If you look at teenage boys and male students, in addition to the glasses, you also see a high percentage of “open mouths”. I mean guys who have their mouth open all the time while doing nothing. I always thought that only dull people do that, can’t be that all of them are dull, right?
They’re mouth breathing. It’s also pretty uncommon in Taiwan to have adenoids or tonsils removed when they start causing snoring or other resperatory difficulties. In western countries, it’s common to have them out. I had mine out as a kid and when I went to see a doc in Taiwan once he refered me to a surgical ENT because he thought I had cancer because he couldn’t find them. The ENT told me the almost no one has them removed in Taiwan. I guess there are other treatments, or they just deal with it as long as they can still breathe or swallow.
It’s also pretty uncommon in Taiwan to have adenoids or tonsils removed when they start causing snoring or other resperatory difficulties. In western countries, it’s common to have them out. I had mine out as a kid and when I went to see a doc in Taiwan once he refered me to a surgical ENT because he thought I had cancer because he couldn’t find them. The ENT told me the almost no one has them removed in Taiwan.[/quote]
Wow. I never would have known that about life here. I don’t remember if I have mine but I do remember when my little sis got hers out.
When I was teaching it always seemed like some of my students were regularly sick. I think it’s a combination of many things like not enough exercise, too much unnecessary medicine weakening the immune system, doting parents, etc. I think the tonsils thing could be another reason. (How about population density? Sharing germs with neighbors while living in such close quarters.
Amblyopia is a developmental problem in the brain, not an organic problem in the eye (although organic problems can induce amblyopia which persist after the organic problem has resolved). The part of the brain corresponding to the visual system from the affected eye is not stimulated properly, and develops abnormally. This has been confirmed via direct brain examination. David H. Hubel and Torsten Wiesel won the Nobel Prize in Physiology or Medicine in 1981 for their work demonstrating the irreversible damage to ocular dominance columns produced in kittens by sufficient visual deprivation during the so-called “critical period”. The maximum critical period in humans is from birth to two years old.[/quote]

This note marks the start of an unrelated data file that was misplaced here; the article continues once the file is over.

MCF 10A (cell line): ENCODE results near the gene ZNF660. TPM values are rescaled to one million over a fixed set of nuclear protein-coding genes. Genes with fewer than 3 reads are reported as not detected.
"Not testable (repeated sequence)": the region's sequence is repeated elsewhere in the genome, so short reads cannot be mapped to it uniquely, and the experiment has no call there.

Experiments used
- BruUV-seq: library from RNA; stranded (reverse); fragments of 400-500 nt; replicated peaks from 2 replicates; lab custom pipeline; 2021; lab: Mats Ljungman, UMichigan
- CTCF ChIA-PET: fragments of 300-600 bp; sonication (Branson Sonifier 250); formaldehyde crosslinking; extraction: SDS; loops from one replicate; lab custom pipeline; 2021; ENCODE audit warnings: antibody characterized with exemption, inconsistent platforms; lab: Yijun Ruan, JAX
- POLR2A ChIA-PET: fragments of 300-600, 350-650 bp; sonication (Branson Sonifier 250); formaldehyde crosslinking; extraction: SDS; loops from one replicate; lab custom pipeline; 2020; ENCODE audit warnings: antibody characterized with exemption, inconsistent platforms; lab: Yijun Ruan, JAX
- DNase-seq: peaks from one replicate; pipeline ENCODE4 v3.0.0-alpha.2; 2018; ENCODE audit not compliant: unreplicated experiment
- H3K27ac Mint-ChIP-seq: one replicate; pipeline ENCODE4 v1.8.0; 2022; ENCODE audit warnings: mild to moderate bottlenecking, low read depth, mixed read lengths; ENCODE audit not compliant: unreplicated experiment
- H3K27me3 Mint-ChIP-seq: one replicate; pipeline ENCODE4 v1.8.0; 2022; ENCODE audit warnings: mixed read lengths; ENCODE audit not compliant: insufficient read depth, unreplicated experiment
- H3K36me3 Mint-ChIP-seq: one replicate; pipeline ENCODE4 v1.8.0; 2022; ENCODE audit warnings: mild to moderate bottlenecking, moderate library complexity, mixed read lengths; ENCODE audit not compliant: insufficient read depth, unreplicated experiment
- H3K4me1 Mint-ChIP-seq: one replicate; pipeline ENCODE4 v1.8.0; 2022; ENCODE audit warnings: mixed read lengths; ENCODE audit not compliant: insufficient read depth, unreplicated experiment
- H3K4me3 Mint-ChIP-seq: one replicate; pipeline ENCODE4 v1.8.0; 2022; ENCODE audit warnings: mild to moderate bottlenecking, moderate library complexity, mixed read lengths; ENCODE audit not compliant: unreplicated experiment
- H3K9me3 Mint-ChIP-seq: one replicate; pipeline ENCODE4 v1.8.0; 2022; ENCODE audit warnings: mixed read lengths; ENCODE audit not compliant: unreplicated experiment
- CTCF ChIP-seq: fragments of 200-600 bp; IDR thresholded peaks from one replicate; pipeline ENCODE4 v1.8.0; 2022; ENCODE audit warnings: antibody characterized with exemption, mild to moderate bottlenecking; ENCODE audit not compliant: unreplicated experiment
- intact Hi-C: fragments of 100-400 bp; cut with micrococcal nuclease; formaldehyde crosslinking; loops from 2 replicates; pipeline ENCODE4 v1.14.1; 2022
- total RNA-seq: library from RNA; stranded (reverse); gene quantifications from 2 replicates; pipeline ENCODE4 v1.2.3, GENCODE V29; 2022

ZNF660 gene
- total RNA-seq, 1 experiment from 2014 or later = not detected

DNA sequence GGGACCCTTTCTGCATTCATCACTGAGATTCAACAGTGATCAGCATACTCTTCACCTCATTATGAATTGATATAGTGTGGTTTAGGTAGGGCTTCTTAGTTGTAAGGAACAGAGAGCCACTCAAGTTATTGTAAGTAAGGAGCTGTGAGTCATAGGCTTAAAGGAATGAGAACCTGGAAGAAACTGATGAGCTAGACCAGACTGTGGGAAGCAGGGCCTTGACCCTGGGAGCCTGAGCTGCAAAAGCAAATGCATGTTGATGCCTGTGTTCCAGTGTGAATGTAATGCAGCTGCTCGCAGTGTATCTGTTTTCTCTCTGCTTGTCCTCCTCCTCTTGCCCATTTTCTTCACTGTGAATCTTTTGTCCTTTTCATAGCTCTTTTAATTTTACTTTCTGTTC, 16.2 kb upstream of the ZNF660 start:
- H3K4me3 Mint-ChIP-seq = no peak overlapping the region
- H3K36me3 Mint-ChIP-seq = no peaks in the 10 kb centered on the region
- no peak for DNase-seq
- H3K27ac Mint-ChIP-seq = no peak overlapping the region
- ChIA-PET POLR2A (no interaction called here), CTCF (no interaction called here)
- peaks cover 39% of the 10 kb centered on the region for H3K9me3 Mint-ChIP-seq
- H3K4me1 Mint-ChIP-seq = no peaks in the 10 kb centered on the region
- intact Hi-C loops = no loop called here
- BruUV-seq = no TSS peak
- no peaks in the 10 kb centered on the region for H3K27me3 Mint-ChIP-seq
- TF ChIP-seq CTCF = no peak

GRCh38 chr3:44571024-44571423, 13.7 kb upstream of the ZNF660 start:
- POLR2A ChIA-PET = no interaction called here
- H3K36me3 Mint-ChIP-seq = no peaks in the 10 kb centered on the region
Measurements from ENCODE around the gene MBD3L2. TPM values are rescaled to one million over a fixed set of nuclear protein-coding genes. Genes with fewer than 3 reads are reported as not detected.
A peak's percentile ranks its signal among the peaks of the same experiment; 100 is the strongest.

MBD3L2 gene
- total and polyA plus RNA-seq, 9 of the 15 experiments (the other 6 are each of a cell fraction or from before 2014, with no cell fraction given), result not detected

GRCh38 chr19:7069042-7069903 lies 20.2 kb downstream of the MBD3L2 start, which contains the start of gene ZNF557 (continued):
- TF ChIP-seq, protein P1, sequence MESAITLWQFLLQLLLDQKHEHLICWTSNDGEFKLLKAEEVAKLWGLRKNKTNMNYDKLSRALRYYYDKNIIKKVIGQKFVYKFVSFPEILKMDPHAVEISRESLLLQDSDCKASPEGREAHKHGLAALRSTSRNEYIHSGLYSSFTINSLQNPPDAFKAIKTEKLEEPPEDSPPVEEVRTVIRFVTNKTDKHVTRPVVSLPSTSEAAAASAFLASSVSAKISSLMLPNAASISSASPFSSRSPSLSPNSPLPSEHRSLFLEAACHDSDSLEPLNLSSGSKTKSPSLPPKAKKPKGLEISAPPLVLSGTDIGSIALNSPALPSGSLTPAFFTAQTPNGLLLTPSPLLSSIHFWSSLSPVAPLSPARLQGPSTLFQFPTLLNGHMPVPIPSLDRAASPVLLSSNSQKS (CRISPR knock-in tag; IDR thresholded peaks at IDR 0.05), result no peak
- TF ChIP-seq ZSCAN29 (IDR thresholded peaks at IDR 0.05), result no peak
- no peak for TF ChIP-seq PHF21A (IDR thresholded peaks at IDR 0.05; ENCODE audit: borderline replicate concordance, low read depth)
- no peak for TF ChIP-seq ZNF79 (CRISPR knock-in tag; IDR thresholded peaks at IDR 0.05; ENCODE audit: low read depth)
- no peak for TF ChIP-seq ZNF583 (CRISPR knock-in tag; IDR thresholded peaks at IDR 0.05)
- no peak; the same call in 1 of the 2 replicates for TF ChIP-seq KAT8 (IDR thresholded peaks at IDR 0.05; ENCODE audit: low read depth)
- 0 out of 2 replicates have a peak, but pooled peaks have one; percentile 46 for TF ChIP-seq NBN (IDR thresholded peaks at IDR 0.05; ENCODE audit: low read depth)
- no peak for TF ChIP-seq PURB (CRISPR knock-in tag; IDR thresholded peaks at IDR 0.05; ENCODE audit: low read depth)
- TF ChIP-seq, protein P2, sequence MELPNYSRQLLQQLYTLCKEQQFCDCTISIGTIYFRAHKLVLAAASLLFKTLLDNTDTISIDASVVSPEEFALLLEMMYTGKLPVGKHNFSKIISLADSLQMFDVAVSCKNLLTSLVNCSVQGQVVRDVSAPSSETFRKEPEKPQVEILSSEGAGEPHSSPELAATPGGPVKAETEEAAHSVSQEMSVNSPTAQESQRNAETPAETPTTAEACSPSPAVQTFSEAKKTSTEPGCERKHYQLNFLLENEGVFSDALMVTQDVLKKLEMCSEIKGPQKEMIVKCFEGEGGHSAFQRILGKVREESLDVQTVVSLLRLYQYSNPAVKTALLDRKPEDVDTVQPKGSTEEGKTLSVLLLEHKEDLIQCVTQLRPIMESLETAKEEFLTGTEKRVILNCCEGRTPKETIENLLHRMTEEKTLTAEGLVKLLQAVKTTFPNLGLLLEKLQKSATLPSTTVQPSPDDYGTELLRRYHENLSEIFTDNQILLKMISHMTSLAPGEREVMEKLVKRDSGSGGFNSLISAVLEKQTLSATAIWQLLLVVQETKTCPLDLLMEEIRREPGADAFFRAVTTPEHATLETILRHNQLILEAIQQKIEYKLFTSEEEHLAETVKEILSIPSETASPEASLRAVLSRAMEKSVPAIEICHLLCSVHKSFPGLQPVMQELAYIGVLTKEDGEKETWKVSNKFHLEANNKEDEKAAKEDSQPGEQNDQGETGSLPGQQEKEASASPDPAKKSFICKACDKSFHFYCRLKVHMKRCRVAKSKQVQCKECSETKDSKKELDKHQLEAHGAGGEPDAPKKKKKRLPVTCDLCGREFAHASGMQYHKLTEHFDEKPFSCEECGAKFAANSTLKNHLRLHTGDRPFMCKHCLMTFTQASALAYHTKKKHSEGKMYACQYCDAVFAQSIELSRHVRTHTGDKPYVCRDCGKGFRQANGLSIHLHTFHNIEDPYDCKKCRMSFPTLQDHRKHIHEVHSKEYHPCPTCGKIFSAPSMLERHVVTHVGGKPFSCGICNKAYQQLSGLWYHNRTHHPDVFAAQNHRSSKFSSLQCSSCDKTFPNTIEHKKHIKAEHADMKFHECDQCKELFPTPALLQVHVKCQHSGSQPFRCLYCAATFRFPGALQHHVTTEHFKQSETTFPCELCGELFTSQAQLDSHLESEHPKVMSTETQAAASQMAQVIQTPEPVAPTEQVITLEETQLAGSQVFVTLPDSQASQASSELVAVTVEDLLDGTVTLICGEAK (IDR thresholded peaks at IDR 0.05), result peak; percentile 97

So maybe they should do testing for lazy eyes earlier in Taiwan.
Do you guys think it’s incorrect to say that it’s more prevalent here than in Western countries? I’m no MD but just from walking around in public, I notice it a lot more on strangers that I pass.
That explains my sweet little Anna’s lazy eye. Poor dear spent the first year of her life in a cage, and then the second year at AT’s shelter. Her eye has made some imnprovement though since she’s been with me. And she’s going trhough a kitten phase now, chasing string and leaping on things.
I think one reason is population density in that I see way more people everyday than I did in the west. Even if the ratios (for lazy eye or anything else) are the same between here and the west (which I doubt for the same reasons mentioned earlier), in numbers I am still going to see more people with that condition here.
32,134 km sq
Population: about 3/4 of a million
35,980 km sq
population: about 23 million
So Taiwan is about the same size as Vancouver Island, but has many, many, many more people. Everyday I see more people than lived in my entire village (on another small island off Vancouver Island). The next day I see different people; not all the same ones as the day before. In a small town it is the same people every day - no chance to see different faces.
I remember one person in my village had a lazy eye. Multiply that by, uh… you get the picture.
About the hair growing out of the moles - I think that might be considered lucky here - something about accumulating wealth. A strong reason not to zap them.
Ah yes, I’ve seen that one as well. It’s a skin condition I’ve never seen before I came to Taiwan.
I wonder if there’s some site in Mandarin for Taiwanese living in America? Like their own Forumosa or something…crazy trolls, guys that have lived in America for years, but still can’t speak English. Shoe on the other foot type of situation.
WHAT ABOUT ALL THE FREAKS WITH BIG NOSES? oh wait, that be us…so anyway we be living in a nation of dullards who havent figured out the nose breathing thing yet…sounds about right…the wall eyed thing might be lack of a physical horizon i.e. your eyes are always hitting a physical impediment when trying to find the true horizon to space out on, oh and them pesky chinese characters dont help neither…
My sleep doctor said that it’s possible that I have sleep/breathing issues related to my asian ancestry because of smaller/congested sinuses that impede airflow, I thought it was just me but I guess a large percentage of taiwanese also have this